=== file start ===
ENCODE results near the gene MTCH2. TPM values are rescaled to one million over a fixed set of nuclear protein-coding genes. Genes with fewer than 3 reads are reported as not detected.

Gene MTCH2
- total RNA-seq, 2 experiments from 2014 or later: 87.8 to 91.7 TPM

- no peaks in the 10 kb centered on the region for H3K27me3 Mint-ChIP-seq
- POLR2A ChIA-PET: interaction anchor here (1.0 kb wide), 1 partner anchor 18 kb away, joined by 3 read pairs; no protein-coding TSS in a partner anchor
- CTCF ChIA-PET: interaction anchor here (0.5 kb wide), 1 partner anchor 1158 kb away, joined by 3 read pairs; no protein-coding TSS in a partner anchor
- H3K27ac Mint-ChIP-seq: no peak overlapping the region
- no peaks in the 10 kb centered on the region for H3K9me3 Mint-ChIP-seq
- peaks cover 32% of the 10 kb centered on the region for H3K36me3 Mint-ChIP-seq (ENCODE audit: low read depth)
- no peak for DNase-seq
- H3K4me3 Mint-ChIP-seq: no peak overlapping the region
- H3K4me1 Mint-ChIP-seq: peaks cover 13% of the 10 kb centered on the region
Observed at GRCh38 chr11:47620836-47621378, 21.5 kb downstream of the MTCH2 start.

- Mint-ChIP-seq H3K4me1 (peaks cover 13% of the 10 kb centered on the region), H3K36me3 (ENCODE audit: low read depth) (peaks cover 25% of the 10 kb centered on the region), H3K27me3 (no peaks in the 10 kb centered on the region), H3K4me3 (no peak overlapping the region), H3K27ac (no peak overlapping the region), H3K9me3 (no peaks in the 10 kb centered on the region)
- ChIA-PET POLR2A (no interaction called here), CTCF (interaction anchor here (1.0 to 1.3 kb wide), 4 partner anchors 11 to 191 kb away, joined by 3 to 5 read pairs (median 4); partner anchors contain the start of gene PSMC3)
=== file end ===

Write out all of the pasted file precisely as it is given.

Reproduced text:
ENCODE results near the gene MTCH2. TPM values are rescaled to one million over a fixed set of nuclear protein-coding genes. Genes with fewer than 3 reads are reported as not detected.

Gene MTCH2
- total RNA-seq, 2 experiments from 2014 or later: 87.8 to 91.7 TPM

- no peaks in the 10 kb centered on the region for H3K27me3 Mint-ChIP-seq
- POLR2A ChIA-PET: interaction anchor here (1.0 kb wide), 1 partner anchor 18 kb away, joined by 3 read pairs; no protein-coding TSS in a partner anchor
- CTCF ChIA-PET: interaction anchor here (0.5 kb wide), 1 partner anchor 1158 kb away, joined by 3 read pairs; no protein-coding TSS in a partner anchor
- H3K27ac Mint-ChIP-seq: no peak overlapping the region
- no peaks in the 10 kb centered on the region for H3K9me3 Mint-ChIP-seq
- peaks cover 32% of the 10 kb centered on the region for H3K36me3 Mint-ChIP-seq (ENCODE audit: low read depth)
- no peak for DNase-seq
- H3K4me3 Mint-ChIP-seq: no peak overlapping the region
- H3K4me1 Mint-ChIP-seq: peaks cover 13% of the 10 kb centered on the region
Observed at GRCh38 chr11:47620836-47621378, 21.5 kb downstream of the MTCH2 start.

- Mint-ChIP-seq H3K4me1 (peaks cover 13% of the 10 kb centered on the region), H3K36me3 (ENCODE audit: low read depth) (peaks cover 25% of the 10 kb centered on the region), H3K27me3 (no peaks in the 10 kb centered on the region), H3K4me3 (no peak overlapping the region), H3K27ac (no peak overlapping the region), H3K9me3 (no peaks in the 10 kb centered on the region)
- ChIA-PET POLR2A (no interaction called here), CTCF (interaction anchor here (1.0 to 1.3 kb wide), 4 partner anchors 11 to 191 kb away, joined by 3 to 5 read pairs (median 4); partner anchors contain the start of gene PSMC3)